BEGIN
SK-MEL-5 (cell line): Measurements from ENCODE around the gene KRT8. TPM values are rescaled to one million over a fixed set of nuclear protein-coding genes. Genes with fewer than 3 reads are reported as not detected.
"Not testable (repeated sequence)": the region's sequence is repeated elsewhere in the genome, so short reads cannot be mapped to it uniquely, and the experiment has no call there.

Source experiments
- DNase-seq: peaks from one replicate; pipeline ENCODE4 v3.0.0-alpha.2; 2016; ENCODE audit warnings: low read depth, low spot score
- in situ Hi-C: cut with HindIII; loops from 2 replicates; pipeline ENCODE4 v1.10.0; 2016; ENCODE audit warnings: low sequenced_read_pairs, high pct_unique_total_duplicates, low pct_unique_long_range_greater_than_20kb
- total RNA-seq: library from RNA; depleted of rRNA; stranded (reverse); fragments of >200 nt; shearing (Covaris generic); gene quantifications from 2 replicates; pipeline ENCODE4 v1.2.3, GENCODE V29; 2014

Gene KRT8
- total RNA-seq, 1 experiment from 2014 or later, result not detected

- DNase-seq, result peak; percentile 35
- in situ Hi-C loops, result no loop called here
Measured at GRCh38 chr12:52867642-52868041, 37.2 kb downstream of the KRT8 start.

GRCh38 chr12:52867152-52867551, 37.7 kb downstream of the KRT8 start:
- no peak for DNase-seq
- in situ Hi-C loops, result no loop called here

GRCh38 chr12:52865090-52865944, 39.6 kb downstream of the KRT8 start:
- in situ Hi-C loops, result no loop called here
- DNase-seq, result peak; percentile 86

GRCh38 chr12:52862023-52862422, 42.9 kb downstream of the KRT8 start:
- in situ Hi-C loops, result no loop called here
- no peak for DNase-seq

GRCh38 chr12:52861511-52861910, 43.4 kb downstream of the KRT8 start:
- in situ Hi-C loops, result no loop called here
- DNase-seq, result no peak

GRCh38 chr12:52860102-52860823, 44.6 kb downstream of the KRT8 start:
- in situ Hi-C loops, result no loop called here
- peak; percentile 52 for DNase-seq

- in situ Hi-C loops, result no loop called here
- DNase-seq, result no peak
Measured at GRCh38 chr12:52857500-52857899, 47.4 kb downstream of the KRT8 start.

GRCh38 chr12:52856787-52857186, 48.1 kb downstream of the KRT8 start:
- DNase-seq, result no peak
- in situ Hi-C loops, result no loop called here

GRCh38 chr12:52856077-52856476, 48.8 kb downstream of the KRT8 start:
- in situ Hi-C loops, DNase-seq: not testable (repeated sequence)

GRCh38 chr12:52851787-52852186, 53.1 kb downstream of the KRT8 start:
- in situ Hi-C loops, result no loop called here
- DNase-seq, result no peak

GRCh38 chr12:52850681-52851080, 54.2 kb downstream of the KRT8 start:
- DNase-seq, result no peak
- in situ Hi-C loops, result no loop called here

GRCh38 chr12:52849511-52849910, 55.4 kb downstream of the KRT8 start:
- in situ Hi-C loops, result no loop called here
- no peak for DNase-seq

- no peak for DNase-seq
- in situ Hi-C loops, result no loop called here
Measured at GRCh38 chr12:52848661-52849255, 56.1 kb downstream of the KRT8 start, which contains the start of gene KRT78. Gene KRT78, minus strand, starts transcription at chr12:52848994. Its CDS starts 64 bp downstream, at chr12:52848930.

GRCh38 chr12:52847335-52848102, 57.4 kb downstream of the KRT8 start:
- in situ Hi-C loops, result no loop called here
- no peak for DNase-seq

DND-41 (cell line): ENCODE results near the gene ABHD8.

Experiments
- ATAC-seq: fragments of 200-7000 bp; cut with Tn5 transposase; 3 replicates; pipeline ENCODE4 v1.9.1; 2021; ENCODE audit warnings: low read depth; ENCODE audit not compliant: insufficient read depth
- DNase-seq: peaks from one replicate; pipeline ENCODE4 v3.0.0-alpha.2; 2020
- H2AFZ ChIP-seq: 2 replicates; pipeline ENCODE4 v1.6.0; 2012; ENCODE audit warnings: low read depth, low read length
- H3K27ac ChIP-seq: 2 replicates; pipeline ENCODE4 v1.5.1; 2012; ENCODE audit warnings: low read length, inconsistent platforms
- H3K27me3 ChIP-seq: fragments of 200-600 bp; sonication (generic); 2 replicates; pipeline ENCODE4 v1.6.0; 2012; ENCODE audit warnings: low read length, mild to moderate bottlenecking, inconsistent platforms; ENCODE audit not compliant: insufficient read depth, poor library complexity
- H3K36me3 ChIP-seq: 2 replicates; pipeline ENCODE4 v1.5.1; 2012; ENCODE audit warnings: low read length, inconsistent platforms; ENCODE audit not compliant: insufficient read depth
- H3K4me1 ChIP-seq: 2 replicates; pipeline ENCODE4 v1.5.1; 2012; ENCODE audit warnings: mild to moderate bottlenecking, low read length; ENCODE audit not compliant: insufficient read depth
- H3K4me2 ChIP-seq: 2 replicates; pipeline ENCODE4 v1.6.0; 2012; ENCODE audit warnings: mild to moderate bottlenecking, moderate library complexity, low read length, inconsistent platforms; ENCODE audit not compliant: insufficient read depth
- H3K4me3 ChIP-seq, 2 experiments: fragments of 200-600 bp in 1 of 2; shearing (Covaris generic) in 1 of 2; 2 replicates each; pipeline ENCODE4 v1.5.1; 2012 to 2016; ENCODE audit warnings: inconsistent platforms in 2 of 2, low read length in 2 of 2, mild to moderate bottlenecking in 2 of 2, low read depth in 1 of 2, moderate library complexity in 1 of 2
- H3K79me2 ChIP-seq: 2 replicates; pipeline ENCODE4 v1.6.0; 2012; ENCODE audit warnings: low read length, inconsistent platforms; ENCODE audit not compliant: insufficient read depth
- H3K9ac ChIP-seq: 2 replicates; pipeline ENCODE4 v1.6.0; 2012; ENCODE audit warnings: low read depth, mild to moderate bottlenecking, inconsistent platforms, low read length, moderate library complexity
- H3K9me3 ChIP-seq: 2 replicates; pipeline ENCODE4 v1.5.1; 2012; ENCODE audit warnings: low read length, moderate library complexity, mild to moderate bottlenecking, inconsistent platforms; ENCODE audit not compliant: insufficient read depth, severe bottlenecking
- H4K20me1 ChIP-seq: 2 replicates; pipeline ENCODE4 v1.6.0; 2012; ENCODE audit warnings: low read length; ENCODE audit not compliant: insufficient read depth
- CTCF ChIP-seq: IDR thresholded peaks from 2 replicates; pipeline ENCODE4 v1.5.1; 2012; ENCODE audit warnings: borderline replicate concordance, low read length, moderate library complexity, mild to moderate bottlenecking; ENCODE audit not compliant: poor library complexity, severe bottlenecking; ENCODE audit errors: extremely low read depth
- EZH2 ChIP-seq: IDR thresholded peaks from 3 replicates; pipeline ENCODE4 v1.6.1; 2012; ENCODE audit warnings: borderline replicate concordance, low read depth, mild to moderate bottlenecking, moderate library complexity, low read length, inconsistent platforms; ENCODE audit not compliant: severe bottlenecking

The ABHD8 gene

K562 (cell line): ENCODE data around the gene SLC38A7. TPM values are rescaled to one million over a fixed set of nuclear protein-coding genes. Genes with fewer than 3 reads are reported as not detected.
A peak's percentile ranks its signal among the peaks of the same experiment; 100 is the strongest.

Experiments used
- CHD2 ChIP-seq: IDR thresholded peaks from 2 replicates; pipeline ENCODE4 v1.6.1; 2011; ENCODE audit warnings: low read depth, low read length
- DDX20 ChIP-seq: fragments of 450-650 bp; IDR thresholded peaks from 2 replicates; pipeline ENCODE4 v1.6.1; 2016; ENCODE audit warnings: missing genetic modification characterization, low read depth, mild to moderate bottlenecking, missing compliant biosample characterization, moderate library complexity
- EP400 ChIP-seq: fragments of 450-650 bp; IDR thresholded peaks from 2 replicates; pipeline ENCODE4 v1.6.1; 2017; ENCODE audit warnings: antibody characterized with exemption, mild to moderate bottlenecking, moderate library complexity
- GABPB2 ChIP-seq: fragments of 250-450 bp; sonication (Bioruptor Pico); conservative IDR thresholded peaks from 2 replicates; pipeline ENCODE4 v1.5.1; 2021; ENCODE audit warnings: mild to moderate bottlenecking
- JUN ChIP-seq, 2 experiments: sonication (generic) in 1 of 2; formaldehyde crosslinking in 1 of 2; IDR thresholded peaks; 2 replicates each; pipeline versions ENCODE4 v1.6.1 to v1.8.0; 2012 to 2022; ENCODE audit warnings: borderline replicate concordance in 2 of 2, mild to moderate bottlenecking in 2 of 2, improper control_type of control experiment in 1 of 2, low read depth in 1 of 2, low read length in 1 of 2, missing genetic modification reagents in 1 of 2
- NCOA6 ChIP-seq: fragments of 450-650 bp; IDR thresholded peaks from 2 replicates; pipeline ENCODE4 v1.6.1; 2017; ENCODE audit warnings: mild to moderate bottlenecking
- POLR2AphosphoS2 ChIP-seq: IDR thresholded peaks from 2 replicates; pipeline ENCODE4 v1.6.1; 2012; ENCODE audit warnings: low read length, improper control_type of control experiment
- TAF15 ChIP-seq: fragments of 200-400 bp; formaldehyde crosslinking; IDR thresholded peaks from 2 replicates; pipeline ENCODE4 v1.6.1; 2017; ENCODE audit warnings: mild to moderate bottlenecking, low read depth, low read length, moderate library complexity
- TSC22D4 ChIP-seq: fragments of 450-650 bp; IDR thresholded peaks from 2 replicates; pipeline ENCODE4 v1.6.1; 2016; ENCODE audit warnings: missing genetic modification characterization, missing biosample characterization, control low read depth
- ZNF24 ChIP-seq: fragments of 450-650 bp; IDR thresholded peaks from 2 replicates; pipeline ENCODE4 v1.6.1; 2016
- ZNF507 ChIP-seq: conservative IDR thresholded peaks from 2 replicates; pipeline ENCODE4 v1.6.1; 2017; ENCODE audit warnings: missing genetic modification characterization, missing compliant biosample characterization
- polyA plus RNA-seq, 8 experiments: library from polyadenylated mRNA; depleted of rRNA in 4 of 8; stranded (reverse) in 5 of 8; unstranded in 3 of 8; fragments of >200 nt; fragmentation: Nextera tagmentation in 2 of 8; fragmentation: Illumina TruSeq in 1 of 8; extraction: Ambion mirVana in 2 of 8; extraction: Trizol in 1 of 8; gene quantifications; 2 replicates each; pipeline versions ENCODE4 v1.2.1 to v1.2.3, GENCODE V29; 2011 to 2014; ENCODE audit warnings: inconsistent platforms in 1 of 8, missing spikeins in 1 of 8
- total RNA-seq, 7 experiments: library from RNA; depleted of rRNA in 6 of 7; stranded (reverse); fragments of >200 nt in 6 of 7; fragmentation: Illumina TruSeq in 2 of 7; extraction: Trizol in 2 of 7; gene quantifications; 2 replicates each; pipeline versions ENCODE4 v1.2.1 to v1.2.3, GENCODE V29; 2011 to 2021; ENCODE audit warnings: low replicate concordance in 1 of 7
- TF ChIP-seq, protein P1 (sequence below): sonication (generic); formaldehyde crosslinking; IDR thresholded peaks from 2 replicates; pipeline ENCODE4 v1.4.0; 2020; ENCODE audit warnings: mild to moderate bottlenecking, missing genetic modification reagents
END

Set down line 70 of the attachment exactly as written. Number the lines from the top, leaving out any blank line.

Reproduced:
Experiments used